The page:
And there are night bugs. The incredible yard full of crickets. They are the soundtrack tonight. They are the warm reminder that the God of all creation is at work. A vibrant chorus that surrounds me. Voices reaching out to one another in the night, in the dark. Community. And I am glad I gave up my earlier quest for sleep, because sometimes, it can wait.

summer morning

Summer mornings don’t get much more lovely than this. Well, by my estimation. It’s bright, sunny…the air is warm and getting warmer, but there is an incredible cool breeze. I appreciate cool breezes — warm ones make me dizzy. My children are chasing each other, laughing, through sun-filtered grass. And I am drinking the loveliest Moonlight Jasmine tea that tastes just like the scent of the fields of my childhood summers.

Not every hour in my day will be like this. Soon there will be sibling squabbles, dishes, decluttering, and more laundry. But for now, I will enjoy the summer bliss. Here I go….

living heirlooms

5.17.16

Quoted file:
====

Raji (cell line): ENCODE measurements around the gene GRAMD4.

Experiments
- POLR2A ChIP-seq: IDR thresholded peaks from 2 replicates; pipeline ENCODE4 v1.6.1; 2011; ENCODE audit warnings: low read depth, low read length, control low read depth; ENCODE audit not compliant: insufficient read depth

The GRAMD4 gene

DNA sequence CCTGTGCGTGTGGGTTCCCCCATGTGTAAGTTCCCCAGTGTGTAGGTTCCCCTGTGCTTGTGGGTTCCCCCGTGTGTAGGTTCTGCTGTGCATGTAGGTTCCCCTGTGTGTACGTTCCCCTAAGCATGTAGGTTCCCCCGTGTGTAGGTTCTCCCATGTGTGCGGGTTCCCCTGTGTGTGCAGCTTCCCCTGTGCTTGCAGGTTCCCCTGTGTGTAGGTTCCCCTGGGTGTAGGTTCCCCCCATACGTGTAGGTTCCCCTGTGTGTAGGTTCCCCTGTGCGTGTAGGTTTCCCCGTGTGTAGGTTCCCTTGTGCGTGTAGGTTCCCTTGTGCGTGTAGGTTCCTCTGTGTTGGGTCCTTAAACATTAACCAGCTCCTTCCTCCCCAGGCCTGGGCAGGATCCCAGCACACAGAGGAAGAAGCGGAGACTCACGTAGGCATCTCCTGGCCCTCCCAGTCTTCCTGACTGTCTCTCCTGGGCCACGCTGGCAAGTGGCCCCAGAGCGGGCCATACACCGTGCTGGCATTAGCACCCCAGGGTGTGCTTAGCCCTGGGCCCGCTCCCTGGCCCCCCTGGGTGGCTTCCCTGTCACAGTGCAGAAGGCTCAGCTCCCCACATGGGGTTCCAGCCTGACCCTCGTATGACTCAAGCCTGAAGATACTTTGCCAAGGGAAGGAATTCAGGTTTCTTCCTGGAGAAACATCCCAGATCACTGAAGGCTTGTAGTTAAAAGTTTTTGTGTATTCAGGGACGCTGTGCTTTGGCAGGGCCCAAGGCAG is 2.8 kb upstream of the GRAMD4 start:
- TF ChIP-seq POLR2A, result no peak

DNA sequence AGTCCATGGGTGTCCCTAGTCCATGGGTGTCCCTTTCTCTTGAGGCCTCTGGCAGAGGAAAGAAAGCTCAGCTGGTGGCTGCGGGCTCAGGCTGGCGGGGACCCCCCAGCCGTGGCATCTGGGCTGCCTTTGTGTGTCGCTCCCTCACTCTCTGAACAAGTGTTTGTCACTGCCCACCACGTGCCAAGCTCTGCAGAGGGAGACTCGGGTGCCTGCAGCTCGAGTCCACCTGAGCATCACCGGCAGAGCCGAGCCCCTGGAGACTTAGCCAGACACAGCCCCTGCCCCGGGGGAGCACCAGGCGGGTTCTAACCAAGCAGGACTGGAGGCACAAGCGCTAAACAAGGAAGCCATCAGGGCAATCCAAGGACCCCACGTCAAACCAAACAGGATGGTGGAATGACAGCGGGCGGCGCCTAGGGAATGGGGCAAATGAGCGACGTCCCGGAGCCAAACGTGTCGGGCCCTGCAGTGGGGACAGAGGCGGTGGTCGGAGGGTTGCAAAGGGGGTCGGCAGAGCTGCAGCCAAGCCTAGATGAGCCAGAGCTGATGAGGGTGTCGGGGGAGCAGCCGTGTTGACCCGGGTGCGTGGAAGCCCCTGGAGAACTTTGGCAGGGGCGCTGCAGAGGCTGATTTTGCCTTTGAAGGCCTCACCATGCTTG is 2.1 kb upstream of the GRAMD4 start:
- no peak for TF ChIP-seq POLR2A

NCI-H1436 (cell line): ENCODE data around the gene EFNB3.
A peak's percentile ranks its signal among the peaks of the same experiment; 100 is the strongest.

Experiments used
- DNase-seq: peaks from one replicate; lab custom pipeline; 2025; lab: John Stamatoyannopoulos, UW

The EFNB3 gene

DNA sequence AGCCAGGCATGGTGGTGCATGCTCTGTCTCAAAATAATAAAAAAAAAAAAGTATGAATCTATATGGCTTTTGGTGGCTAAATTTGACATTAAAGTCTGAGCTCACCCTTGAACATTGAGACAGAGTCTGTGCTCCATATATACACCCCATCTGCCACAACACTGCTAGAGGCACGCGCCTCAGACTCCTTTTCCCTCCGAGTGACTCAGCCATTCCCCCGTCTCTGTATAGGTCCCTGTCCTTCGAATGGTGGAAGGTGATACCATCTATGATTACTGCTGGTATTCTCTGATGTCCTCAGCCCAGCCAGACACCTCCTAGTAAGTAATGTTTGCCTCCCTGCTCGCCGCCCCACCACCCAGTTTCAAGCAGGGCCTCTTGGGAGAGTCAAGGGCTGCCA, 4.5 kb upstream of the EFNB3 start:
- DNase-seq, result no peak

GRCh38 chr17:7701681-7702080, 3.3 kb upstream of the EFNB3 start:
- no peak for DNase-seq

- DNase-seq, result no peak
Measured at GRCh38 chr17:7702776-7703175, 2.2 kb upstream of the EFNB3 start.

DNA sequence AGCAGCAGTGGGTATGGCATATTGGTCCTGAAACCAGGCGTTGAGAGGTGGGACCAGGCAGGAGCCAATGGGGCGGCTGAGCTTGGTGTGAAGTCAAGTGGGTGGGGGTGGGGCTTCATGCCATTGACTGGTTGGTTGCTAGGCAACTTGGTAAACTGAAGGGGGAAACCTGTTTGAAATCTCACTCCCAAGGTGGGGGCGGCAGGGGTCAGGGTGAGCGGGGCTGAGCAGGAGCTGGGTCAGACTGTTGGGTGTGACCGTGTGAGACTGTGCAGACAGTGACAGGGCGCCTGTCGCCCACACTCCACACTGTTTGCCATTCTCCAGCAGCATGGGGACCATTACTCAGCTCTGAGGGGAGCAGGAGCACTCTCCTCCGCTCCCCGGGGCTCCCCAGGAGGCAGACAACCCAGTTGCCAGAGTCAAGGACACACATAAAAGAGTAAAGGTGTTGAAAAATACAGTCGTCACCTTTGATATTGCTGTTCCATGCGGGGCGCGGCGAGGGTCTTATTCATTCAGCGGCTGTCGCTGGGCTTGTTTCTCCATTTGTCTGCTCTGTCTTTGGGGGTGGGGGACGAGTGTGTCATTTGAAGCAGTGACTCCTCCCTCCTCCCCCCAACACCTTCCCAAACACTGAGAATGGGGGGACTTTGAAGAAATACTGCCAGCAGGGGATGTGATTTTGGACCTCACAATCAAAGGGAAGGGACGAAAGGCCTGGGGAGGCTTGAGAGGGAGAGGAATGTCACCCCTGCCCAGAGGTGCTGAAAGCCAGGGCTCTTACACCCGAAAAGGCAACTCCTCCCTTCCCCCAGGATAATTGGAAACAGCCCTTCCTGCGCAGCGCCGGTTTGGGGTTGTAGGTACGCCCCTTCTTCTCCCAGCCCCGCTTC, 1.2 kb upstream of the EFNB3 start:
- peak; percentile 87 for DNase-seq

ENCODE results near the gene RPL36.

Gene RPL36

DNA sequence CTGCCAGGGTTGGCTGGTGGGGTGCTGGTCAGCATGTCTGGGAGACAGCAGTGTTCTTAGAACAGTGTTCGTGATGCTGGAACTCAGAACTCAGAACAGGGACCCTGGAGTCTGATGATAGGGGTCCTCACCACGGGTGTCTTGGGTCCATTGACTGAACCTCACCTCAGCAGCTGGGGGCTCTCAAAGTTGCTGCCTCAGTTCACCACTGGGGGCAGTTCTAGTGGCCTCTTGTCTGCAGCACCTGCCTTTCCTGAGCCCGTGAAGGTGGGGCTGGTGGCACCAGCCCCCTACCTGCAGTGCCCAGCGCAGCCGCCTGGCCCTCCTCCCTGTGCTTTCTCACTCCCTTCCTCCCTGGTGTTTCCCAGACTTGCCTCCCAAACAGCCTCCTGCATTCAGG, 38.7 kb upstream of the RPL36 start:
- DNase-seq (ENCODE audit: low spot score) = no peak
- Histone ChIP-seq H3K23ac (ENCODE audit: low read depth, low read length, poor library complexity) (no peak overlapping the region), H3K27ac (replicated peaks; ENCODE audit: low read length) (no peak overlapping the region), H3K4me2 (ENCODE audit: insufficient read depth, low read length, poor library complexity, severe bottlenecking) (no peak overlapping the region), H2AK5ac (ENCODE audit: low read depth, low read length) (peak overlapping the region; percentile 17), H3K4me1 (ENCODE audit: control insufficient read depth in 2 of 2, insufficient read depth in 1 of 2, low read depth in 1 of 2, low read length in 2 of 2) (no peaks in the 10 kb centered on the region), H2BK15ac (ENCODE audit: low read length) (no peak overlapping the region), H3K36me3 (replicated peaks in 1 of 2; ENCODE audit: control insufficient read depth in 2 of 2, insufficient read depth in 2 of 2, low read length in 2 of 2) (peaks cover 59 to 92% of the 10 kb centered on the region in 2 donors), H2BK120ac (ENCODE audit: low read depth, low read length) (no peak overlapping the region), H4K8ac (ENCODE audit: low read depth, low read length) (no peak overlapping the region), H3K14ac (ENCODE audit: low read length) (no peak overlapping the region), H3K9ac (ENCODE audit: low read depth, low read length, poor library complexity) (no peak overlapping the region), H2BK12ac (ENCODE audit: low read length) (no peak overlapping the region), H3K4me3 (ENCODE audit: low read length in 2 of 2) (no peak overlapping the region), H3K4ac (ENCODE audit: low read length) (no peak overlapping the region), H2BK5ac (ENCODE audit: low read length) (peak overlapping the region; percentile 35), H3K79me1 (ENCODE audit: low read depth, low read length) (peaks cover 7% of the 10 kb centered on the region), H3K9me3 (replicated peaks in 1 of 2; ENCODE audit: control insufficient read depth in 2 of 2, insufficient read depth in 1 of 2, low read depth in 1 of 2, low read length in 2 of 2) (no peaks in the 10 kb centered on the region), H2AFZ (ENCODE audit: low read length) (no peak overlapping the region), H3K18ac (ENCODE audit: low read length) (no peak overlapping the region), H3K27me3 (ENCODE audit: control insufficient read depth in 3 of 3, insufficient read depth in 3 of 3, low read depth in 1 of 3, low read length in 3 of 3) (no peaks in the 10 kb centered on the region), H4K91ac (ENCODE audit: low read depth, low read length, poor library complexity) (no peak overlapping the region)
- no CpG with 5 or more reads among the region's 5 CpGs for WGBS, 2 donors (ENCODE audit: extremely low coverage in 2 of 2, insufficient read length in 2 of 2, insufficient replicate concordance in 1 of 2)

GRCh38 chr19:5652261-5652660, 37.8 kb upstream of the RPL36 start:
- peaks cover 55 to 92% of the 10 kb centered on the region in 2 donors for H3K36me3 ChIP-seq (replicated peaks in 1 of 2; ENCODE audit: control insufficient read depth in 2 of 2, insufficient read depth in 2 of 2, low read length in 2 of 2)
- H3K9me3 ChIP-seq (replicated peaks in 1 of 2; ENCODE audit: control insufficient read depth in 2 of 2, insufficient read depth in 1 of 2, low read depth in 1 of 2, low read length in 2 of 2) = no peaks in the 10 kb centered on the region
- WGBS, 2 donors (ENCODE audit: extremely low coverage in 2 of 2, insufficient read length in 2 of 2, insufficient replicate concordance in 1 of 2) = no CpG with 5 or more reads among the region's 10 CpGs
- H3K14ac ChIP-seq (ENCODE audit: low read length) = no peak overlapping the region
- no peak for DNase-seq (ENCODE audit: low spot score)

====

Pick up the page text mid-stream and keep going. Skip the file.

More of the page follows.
I’m not really a collector. I don’t have a box full of inaugural TY Beanie Babies, a set of books with stamps from every era in American history, racks of tiny silver spoons, or a refrigerator covered with magnets from every state in the U.S. But, what I do love to collect are plants from the yards of my friends and loved ones. Throughout my yard I have created beds that are filled with plants given to me over the years by people I hold dear. And I can, with very few exceptions, recount who gave each one to me. There are tiger lilies and bleeding hearts in the shade that came from my mother-in-law. The sedum outside my kitchen window, that feeds the house finches & blooms lavender in the autumn, has been divided several times — it also came from her. But, not only did they come from her, they came from the house that we knew and loved so well, and has since been sold and passed on to another family to love. Some history there. The ferns and sweet william, the hosta and absolutely glorious pink lily of the valley came from Aunt Beth. The memories of being at her house (with the most beautiful back yard I’ve ever been in) have come along with these plants that bloom each spring. The rhubarb plants that overtook the children’s garden and needed to be moved to the side yard were a gift from our current neighbors. The stella d’oro daylilies came from my neighbor, Asha. She gave me some dozen of these beautiful plants several years ago when she tired of the dead heading and upkeep. Where as they used to live around her patio, they now line the bed in which our tomatoes grow. Shortly after my mother passed away some years ago, my friend Heather wrote me a check, telling me that I was to buy some flowers for my yard in memory of my mother. I did just that: notably, the Halfway To Arkansas Blue. It reminds me of my mother’s huge affection for the south and her travels there. That plant has grown and been divided, and has been passed on to grow in the yards of some of my friends. Of course, there are many starters that I’ve purchased. Heirloom violets and delphiniums, shasta daisies and lupines, wild geranium and phlox, forget me nots and salvia…I love them all and look forward to being able to share them with friends in the years to come. But, I cherish the history that comes with the living, thriving gifts given to me by loved ones. Plants that came from people they loved. Plants and flowers that bloomed in yards of houses where memories were made and lives were lived. Plants that grew and flourished under the care of my loved ones. And because of that care and sweet generosity, they now provide the animals I love with food and protection. They beautify my yard and will be part my story, my family’s story. And, my yard, my days, and my seasons are lovelier for it.